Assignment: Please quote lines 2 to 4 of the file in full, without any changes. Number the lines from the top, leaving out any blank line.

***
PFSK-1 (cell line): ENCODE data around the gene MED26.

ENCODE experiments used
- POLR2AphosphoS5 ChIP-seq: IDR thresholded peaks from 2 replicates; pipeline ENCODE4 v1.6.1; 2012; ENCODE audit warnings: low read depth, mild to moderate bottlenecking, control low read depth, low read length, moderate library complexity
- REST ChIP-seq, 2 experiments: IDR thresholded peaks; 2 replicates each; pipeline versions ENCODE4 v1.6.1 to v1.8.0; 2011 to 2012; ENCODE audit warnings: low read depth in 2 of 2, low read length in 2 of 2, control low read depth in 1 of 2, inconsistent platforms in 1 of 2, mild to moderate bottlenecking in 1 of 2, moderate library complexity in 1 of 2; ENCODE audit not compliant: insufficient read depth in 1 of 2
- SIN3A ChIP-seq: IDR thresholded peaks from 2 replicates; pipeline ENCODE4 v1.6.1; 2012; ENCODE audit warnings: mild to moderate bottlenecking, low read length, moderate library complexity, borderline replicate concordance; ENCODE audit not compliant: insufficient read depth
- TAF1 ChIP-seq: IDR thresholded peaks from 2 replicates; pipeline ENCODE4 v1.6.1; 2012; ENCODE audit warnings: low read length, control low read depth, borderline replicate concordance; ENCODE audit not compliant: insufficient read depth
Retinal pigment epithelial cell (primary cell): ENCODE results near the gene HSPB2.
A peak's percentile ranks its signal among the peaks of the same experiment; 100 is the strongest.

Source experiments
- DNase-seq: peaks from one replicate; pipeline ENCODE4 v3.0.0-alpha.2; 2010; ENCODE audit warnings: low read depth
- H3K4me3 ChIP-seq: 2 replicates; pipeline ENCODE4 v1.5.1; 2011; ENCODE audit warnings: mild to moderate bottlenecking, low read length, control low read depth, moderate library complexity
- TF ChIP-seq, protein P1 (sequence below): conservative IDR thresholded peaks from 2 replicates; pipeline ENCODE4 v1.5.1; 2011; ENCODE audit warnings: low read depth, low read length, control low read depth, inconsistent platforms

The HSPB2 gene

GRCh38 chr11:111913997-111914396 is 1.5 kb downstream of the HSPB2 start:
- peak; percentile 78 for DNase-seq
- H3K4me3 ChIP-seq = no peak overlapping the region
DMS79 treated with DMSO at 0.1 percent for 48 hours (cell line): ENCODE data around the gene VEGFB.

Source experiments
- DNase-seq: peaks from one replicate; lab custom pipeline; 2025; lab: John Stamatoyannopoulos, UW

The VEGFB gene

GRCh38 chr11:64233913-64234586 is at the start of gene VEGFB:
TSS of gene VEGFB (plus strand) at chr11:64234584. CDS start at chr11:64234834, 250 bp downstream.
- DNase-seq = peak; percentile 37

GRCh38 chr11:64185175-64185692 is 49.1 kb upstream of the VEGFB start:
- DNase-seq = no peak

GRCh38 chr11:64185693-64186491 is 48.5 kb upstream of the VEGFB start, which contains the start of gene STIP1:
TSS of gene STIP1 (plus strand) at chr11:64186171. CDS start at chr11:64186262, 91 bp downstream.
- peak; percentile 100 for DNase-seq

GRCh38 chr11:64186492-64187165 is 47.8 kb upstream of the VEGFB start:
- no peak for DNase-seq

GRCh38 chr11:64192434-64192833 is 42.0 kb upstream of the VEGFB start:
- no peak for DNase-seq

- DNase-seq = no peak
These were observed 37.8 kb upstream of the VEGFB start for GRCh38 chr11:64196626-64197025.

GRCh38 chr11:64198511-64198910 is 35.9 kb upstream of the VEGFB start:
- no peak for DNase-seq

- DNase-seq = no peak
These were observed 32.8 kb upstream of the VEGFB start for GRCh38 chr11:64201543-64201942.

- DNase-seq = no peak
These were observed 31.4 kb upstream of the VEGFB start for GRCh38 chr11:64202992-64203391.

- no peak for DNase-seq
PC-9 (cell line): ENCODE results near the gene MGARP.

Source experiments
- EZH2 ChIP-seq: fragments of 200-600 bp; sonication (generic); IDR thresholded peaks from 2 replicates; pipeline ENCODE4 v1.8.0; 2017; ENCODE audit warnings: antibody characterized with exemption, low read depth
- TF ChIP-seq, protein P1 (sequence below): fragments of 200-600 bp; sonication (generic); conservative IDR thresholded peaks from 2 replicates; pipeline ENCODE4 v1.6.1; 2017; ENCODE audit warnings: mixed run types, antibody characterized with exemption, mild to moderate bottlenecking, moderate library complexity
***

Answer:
ENCODE experiments used
- POLR2AphosphoS5 ChIP-seq: IDR thresholded peaks from 2 replicates; pipeline ENCODE4 v1.6.1; 2012; ENCODE audit warnings: low read depth, mild to moderate bottlenecking, control low read depth, low read length, moderate library complexity
- REST ChIP-seq, 2 experiments: IDR thresholded peaks; 2 replicates each; pipeline versions ENCODE4 v1.6.1 to v1.8.0; 2011 to 2012; ENCODE audit warnings: low read depth in 2 of 2, low read length in 2 of 2, control low read depth in 1 of 2, inconsistent platforms in 1 of 2, mild to moderate bottlenecking in 1 of 2, moderate library complexity in 1 of 2; ENCODE audit not compliant: insufficient read depth in 1 of 2